Celebrating Elvis, Chickens, and Life
About four o’clock this morning, while I was lying in bed unable to sleep, my muse jumped up, grabbed my imagination, and the two of them ran amok. With all my defenses down, it was some time before I realized what they were doing as they scampered free and unfettered through my cranial catacombs. Even after I became aware of their shenanigans, I let them go, because I realized what a terrific idea they had.
By way of explanation, I need to tell you that death has been much on my mind lately. Death had insinuated itself into my small community and made off with people I cared about. A few days ago we gathered to say goodbye to them—to celebrate their lives, as is the preferred custom these days. Along with many others, I suspect, I’ve been considering my own mortality.
After our gathering and our goodbyes, a neighbor e-mailed me with thoughts about her own celebration of life. Lots of beer and sunshine, she asked, and the music of her preference. And, she demanded, it has to last well into the wee hours. I responded with my own preferences, which involved concertinas and zithers.
Coincidentally, another friend from across the continent e-mailed about some events in her life. After losing her much loved spouse, she followed up his funeral with two radical mastectomies. Then came a diagnosis of two tumors. She began to plan her own memorial celebration while she waited for her surgery. As with most well laid plans, reality didn’t exactly conform to her grand idea of a proper send-off.
The gifted vocalists she asked begged off, claiming their grief would prevent them from singing. Instead, the musically-challenged volunteered. Gourmet food was replaced with quirky appetizers. She planned a video to express her love and appreciation. Everything was done, and she was ready to “go softly into that good night.” Just one problem. The surgeon couldn’t find any tumors, and my friend is alive and well today.
I recalled an article in the newspaper a few years ago about a fellow with AIDS, who had been given a few short months to live. Being of a certain turn of mind, he and his friends planned his celebration of life. They held it in a gravel pit near his home, so the noise of the party wouldn’t wake the living. It was complete with ghostly and ghastly humor, a symbolic coffin with a symbolic headstone. A good time was had by all, including the guest of honor, who was alive and not-so-well. Five years later, thanks to the new AIDS drug cocktail, the fellow was still alive and enjoying life even more.
While all this was going through my mind, those two scalawags—muse and imagination—were trying their darndest to lure me out from under the warm covers and into the chill air on the loft, where I was to take dictation from them. I resisted, knowing full well there was no way I would ever forget what the two of them had dreamed up this time.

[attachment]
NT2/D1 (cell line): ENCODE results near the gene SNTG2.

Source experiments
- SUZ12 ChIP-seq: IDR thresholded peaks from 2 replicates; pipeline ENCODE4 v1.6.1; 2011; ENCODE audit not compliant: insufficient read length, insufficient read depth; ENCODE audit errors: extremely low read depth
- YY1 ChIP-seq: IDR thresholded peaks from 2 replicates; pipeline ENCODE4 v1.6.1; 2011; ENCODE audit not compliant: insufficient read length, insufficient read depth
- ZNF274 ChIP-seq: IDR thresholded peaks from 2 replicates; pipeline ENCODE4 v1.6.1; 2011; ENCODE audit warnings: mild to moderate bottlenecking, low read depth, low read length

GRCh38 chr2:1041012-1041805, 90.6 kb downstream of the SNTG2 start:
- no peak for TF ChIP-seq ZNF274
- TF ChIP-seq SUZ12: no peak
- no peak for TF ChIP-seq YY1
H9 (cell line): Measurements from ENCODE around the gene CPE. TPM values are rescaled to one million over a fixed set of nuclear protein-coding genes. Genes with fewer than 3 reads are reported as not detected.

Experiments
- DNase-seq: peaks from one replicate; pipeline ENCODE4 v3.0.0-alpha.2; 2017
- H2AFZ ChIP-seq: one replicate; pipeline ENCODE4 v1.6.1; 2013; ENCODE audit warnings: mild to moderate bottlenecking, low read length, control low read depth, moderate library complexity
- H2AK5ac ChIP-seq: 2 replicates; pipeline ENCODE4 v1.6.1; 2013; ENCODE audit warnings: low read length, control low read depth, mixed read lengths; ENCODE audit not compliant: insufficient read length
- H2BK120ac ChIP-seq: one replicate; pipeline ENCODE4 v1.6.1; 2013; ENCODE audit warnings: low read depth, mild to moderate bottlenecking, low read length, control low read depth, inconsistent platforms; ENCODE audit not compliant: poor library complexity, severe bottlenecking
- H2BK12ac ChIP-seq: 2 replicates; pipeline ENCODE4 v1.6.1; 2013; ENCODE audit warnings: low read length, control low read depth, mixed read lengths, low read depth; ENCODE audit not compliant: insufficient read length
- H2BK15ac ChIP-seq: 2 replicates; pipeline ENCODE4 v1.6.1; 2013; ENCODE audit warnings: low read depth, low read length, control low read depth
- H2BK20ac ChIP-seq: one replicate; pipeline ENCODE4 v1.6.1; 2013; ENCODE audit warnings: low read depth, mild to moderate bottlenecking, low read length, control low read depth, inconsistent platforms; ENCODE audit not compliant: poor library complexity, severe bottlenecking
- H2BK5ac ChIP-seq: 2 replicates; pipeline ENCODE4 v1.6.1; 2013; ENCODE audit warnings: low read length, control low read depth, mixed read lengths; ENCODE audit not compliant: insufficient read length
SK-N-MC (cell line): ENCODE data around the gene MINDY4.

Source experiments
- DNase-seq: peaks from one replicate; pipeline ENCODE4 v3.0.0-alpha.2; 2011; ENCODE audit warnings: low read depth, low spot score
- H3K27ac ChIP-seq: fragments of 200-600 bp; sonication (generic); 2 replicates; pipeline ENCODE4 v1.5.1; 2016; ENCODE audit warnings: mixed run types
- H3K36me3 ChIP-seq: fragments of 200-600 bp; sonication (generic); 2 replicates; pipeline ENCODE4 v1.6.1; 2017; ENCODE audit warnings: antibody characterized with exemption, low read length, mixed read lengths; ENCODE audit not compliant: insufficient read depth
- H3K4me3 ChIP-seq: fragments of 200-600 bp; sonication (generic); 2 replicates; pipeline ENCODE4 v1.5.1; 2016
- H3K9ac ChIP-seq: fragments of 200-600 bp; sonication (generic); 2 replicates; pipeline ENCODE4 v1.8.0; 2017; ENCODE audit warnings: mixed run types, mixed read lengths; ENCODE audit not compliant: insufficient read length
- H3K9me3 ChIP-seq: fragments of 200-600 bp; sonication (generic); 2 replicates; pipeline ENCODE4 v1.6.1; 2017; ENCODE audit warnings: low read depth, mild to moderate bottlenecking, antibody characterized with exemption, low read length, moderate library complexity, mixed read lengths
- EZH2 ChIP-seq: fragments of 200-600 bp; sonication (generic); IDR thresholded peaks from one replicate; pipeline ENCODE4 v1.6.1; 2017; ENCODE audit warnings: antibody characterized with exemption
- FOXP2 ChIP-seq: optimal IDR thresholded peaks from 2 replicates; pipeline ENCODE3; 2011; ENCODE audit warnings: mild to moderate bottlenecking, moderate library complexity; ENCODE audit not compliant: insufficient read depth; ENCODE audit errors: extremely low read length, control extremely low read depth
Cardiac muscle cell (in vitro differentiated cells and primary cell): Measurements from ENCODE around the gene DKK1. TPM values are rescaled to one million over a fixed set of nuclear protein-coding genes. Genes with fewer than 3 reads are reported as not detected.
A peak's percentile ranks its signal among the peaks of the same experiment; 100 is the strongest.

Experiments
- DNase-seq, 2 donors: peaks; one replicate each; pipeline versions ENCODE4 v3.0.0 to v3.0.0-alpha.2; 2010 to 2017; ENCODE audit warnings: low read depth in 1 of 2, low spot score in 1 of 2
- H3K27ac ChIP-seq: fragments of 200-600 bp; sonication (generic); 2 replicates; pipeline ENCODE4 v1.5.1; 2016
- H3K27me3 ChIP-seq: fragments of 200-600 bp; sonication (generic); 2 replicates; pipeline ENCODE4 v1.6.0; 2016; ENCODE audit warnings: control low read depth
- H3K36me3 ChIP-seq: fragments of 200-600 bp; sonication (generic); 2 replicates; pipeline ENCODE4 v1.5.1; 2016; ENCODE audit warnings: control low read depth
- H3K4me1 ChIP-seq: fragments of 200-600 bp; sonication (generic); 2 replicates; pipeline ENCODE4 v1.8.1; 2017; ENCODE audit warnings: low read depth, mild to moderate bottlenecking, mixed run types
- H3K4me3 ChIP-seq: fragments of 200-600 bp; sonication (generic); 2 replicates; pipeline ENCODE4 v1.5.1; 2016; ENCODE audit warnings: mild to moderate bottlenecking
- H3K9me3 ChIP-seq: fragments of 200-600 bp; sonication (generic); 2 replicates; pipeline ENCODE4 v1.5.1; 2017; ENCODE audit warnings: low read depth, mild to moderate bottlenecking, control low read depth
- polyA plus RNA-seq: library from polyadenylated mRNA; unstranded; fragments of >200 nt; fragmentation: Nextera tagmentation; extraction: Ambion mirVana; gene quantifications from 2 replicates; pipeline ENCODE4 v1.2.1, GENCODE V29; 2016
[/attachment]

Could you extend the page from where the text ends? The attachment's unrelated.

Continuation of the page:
Their idea was this: we should have our very own celebrations of life—before we die. Just think of the possibilities. We can tell our friends and relatives how much we love them and what they have meant to us, though it probably is best not to tell Aunt Elsie that you’ve always hated her Swiss steak. We can choose the venue, and it doesn’t always have to be the usually accepted places for such. We can hug everyone, and I mean everyone. We can have Elvis sing, if we want.
We can even supervise our own obituaries, and have them with or without the wings of angels. A writer named Heather Lende from Haines has promised to write mine. That promise came about because of chickens. She’d written a column in the newspaper about operating a retirement home for laying hens past their prime, and her inability to make chicken and dumplings of them. That’s the one, I thought. I wrote, expressing my complete understanding and empathy, having been there myself.
Then I asked if she’d write my obituary, because that’s what she does for her local newspaper. Except, Heather goes beyond the usual guidelines for obituaries, and finds the essence of the person. Having written many obits myself, I envied her the freedom of that search. How’s she’s going to do this for me, I have no idea. We’ve never met, have never corresponded beyond that simple exchange of e-mails when she wrote that she would be honored to write my obit, and diplomatically hoped it wouldn’t be required soon.
We almost met this past spring. I’d mailed my registration for a weekend seminar of women in the wilderness classes, or “wild women” classes, as a friend put it. Alas, I was a day late and the enrollment was closed. I was doubly disappointed when she wrote about attending it. So close and yet so far. We would have bonded, I’m sure. Any two women who name their chickens and allow them to live out their lives free from the shadow stew pots, would bond with Super Glue.
But, back to the celebration of life before you die. I will admit there might be a couple drawbacks. I mean, after you say goodbye to everyone, maybe they will expect you to go, like company that has overstayed its welcome. Plus, you might not like the answer to the question we all ask, “Will anybody come to my funeral?”
In spite of those things, I still think the idea has great possibilities and hope it catches on. In the meantime, I reckon we should all just celebrate our own lives, each and every day.
Oh, I forgot to tell you why I was awake at four o’clock this morning. I had been up taking photos of the mountains, swaddled in new snow and bathed in moonlight. Yep, there was a full moon.
Dec. 12, 2008